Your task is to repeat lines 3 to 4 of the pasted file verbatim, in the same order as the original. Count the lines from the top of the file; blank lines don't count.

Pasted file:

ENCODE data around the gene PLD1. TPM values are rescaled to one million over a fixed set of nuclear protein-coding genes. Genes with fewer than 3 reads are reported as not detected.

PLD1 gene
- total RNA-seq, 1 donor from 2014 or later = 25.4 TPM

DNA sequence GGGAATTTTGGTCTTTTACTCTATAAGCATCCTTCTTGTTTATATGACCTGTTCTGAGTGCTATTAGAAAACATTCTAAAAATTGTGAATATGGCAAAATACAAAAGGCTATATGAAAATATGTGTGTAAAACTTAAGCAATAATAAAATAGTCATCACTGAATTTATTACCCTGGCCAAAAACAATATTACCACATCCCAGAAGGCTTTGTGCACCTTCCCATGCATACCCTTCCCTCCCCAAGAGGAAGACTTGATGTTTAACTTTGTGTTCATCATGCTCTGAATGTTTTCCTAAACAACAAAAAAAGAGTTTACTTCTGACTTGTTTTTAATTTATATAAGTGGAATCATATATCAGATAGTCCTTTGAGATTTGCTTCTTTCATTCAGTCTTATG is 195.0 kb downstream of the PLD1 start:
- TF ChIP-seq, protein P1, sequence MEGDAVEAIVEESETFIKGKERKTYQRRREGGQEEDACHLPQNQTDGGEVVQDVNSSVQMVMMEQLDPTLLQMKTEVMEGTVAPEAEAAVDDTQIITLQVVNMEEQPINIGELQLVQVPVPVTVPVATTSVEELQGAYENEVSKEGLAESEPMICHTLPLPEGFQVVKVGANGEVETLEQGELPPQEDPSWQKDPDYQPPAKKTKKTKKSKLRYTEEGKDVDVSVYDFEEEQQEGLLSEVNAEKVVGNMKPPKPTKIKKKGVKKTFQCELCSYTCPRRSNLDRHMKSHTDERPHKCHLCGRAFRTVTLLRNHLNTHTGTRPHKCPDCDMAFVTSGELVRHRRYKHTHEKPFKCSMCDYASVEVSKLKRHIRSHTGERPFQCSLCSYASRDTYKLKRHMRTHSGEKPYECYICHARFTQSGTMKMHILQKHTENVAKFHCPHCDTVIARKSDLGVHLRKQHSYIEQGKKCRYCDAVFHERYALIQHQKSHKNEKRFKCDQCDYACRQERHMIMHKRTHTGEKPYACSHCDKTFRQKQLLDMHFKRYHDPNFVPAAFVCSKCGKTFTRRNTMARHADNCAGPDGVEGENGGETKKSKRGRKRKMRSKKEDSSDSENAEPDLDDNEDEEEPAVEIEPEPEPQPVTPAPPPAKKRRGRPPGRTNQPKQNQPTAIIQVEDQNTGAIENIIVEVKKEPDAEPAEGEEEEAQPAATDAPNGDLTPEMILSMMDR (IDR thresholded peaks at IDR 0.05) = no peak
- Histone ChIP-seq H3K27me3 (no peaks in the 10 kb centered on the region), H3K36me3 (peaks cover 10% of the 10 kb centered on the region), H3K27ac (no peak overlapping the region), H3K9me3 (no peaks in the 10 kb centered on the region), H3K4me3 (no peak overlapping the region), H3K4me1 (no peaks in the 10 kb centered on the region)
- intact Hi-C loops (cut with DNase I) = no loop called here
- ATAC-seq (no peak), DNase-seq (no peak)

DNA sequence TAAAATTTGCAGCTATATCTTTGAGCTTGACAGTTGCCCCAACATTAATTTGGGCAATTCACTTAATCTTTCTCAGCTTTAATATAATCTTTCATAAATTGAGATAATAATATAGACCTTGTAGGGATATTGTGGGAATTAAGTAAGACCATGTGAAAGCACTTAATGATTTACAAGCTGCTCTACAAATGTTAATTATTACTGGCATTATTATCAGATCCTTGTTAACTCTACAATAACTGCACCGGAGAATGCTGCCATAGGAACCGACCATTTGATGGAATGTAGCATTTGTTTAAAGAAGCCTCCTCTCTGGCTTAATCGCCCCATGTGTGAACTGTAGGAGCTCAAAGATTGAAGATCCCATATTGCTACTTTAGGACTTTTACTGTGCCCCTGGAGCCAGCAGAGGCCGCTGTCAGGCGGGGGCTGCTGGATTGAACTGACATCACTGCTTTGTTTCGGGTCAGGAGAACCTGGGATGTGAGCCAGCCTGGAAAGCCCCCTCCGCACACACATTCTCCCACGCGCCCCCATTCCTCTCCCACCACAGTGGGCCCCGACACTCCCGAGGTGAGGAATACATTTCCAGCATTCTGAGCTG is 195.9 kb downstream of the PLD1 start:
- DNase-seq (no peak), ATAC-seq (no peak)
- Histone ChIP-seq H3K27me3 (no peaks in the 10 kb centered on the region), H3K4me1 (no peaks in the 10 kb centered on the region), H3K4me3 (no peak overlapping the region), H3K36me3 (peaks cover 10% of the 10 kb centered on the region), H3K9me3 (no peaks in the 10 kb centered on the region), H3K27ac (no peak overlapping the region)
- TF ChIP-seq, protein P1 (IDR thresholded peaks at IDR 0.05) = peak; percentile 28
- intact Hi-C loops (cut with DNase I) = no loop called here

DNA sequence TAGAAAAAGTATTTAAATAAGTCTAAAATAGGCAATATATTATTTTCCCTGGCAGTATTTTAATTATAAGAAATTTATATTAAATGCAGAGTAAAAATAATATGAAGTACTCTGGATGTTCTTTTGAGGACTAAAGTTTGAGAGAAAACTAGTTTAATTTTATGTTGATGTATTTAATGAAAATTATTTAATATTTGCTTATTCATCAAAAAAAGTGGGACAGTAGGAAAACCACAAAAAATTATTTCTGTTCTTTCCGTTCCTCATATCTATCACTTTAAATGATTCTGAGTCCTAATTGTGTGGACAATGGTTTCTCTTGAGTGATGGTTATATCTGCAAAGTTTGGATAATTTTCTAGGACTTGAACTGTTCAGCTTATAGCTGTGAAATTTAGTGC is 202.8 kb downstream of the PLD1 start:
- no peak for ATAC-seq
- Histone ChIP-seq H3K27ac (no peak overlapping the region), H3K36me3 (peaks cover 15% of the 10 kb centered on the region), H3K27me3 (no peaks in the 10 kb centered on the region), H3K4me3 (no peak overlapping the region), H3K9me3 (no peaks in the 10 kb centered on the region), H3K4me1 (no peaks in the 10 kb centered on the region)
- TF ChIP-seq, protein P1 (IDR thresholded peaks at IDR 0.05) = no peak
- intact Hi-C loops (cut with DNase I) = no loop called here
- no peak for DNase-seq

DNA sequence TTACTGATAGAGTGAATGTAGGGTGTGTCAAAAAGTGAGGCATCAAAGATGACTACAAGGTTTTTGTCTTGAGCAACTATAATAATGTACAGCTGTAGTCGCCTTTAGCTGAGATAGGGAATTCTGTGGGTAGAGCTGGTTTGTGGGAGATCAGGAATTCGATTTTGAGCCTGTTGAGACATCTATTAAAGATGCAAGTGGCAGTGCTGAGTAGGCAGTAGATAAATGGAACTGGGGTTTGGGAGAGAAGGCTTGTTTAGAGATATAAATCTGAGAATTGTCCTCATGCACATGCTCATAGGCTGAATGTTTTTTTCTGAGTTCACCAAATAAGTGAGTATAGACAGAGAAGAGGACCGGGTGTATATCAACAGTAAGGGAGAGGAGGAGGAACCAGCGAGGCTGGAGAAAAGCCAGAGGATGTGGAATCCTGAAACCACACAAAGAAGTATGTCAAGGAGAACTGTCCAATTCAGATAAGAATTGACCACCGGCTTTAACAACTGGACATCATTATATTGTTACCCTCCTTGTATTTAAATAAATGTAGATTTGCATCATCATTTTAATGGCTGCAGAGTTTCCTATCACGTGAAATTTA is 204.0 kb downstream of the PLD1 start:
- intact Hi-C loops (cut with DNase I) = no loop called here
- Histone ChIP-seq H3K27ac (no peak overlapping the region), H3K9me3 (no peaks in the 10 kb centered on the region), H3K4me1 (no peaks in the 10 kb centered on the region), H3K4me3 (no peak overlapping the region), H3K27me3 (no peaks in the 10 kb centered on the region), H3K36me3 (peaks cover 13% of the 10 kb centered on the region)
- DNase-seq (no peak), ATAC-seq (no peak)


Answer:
- total RNA-seq, 1 donor from 2014 or later = 25.4 TPM

DNA sequence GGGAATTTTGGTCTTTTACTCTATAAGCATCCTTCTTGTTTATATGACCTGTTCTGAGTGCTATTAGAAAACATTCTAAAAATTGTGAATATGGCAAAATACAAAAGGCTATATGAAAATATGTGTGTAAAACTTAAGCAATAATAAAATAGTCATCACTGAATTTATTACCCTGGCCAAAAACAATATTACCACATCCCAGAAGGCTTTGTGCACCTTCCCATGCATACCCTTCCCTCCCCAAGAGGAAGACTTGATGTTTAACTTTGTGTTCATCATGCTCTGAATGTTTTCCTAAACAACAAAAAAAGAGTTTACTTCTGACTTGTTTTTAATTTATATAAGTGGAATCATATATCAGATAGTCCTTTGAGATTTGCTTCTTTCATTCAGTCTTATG is 195.0 kb downstream of the PLD1 start: